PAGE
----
landing-page-banner-2.jpg

5 crucial actions when you start a successful landscape business

One of the easiest things to do once you’ve started a landscape business is to dive right into the immediate projects at hand and plug away at every job that comes your way. It’s also one of the least productive things you can do, in the long run.

Wait, how can getting jobs done not be productive?

Because getting jobs done is not Job Number One, which is building your business – and you do that by working on business development from day one. Of course, that does NOT mean you shouldn’t be concerned about selling and completing projects on a timely basis – that’s vital for keeping your clients happy and creating positive cash flow. What it does mean is that you also need to carve out time to actively work on the business aspects of your fledgling company – new business development, payroll, accounts payable and receivable, and so on.

If you don’t focus immediately – and stay focused – on building your business, you won’t have one for long. At least not a successful one. You may bump along for years, struggling from job to job, trying to keep up with paying bills and paying yourself sporadically and never enough. But that’s no way to run a business. That’s just surviving - making ends meet - not thriving.

Free download: The Landscape Business Owner's Survival Guide - This guide offers valuable insights into how to establish and grow a landscape business.

The trick is to balance what I call “clean hands work” and “dirty hands work.” Dirty hands work, as you might imagine, is getting your hands dirty working directly on landscaping projects. Clean hands work is the things you do back in the office – whether that’s real commercial space or your kitchen counter -- to build your business. If you decide, from the very beginning, to allocate 20 percent of your time to clean hands work, you’re well on your way to building a successful landscape business.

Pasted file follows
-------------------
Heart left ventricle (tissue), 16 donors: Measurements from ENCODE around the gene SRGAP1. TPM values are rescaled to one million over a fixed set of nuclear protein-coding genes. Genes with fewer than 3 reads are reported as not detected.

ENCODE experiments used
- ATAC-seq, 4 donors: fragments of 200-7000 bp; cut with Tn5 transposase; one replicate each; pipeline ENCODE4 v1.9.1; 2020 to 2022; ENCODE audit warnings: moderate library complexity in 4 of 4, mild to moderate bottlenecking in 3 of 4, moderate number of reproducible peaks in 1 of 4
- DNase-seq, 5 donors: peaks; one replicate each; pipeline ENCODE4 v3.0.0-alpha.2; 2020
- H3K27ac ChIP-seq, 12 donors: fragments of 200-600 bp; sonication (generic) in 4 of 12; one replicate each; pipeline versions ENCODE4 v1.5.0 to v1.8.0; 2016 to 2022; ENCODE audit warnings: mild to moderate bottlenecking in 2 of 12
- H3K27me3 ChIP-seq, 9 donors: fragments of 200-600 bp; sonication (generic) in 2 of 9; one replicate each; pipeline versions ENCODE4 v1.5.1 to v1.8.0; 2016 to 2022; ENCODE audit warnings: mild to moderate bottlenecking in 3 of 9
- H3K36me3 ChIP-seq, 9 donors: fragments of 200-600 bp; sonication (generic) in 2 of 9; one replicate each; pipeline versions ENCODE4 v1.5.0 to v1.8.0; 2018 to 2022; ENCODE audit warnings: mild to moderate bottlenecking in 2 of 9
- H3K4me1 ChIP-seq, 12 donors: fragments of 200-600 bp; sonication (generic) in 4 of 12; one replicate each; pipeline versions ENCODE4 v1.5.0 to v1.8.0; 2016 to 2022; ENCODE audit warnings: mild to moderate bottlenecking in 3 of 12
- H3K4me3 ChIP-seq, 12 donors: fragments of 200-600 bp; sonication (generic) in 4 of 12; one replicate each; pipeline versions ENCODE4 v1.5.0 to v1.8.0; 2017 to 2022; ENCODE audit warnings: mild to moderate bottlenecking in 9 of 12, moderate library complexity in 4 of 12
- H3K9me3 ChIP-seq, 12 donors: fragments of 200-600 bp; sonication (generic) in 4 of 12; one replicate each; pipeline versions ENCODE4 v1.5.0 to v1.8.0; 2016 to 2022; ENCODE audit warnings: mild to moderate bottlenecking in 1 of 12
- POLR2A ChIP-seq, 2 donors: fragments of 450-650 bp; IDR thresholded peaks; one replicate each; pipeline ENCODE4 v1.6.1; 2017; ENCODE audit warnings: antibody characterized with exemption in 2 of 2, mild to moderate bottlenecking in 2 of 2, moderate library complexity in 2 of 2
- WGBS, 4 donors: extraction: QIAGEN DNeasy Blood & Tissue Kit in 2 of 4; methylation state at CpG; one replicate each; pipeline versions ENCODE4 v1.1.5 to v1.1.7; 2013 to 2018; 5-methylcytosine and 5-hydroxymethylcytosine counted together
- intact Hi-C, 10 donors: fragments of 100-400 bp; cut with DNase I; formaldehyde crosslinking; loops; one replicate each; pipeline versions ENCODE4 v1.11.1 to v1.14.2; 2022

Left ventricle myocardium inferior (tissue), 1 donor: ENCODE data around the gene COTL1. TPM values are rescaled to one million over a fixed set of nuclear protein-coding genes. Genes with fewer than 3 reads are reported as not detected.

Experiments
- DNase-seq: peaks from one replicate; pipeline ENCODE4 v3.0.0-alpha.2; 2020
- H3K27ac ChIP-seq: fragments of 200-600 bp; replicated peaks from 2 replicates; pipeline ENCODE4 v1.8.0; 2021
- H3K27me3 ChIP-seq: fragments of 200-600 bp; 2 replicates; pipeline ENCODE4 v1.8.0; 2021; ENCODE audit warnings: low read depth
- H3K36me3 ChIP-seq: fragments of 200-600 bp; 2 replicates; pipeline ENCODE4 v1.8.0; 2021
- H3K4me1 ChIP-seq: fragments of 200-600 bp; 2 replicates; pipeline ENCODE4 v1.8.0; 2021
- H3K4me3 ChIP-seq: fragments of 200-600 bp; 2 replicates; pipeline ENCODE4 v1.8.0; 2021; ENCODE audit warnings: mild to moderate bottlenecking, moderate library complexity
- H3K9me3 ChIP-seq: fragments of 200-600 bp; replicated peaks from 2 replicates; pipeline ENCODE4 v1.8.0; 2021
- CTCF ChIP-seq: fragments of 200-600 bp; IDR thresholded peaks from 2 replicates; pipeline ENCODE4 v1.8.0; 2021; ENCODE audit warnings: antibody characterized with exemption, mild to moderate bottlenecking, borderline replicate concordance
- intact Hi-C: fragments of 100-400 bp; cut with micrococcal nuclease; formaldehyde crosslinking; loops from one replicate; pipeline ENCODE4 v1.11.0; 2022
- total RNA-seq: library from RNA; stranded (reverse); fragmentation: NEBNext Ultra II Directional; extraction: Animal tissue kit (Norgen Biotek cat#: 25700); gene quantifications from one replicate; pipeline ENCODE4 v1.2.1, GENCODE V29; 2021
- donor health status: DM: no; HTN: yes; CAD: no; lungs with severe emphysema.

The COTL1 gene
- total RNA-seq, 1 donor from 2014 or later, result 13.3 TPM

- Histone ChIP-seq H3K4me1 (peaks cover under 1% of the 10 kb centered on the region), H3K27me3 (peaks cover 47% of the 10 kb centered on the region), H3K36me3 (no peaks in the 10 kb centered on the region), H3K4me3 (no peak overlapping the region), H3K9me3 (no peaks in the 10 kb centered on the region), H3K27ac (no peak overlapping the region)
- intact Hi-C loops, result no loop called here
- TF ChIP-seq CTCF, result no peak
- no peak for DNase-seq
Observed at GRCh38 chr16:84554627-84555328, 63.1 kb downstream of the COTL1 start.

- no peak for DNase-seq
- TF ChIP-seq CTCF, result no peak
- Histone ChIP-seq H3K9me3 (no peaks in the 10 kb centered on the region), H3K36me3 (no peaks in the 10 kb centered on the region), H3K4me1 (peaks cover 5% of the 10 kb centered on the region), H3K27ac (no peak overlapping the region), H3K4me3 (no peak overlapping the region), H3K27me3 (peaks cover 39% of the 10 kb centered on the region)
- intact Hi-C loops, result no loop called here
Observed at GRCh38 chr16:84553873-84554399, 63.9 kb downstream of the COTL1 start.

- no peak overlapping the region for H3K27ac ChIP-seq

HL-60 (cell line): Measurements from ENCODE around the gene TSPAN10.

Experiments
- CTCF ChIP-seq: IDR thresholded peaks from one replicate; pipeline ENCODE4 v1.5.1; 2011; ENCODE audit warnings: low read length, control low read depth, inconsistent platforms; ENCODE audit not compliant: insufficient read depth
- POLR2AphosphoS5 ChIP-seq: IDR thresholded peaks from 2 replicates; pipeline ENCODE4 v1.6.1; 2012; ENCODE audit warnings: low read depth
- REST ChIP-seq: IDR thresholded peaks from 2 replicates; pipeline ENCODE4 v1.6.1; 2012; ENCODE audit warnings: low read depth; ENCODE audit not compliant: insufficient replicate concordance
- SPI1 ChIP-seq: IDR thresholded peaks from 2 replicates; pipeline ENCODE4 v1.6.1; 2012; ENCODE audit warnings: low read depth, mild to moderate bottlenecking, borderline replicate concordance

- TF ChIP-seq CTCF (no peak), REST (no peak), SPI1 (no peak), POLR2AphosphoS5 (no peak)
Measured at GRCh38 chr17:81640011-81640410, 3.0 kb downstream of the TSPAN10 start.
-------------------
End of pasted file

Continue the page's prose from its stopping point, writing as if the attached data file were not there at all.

start landscape business

Here are five tips to help you make the most of that 20 percent:

1. Focus on your finances. That means learning how to manage your money well. Choose a good bank that will work closely with you in good times and bad. Understand the difference between a cash flow statement and a P&L statement – they tell a different story and help you gain a better understanding of your business’s financial standing at any given time. Establish a working relationship with a good accountant to help you stay on top of all your bookkeeping. I highly recommend some bookkeeping software that you set up smartly from day one, so that printing financial reports is super easy.

2. Pay yourself first. This is absolutely key to creating a happy, healthy career and business. Figure out what you need to earn and make sure you pay yourself that first. Small business owners sometimes do not pay themselves enough – or at all -- robbing Peter to pay Paul so they can meet other expenses without meeting their own. Been there, done that. It’s no fun! If your business cannot pay you, then it is not a business. Make sure the money you need to live, money you need to spend, and money you need to save is taken into consideration. You need all three.

3. Document your vision with an organizational chart. We’ve previously discussed the need to have a vision for your company’s future - a goal and a roadmap. Now that you have started the business, you need to solidify that vision by creating a living, breathing organizational chart. Don’t worry, it doesn’t have to be carved in stone. Consider it a “living document” that will need to change as your business changes. It’s important to remember that your organization will evolve as you learn what works for you and as you evolve as a businessperson.

Landscaper's Freedom FormulaIt takes time to understand the help you need as you grow your business. Remind yourself that you started your business because you are fully capable -- you’re a competent multitasker and can juggle balls with the best of them. But even the best juggler will falter depending on how many balls they’re trying to keep in the air. If you believe you can quickly create an organizational chart and think it‘s done, chances are good you will fail.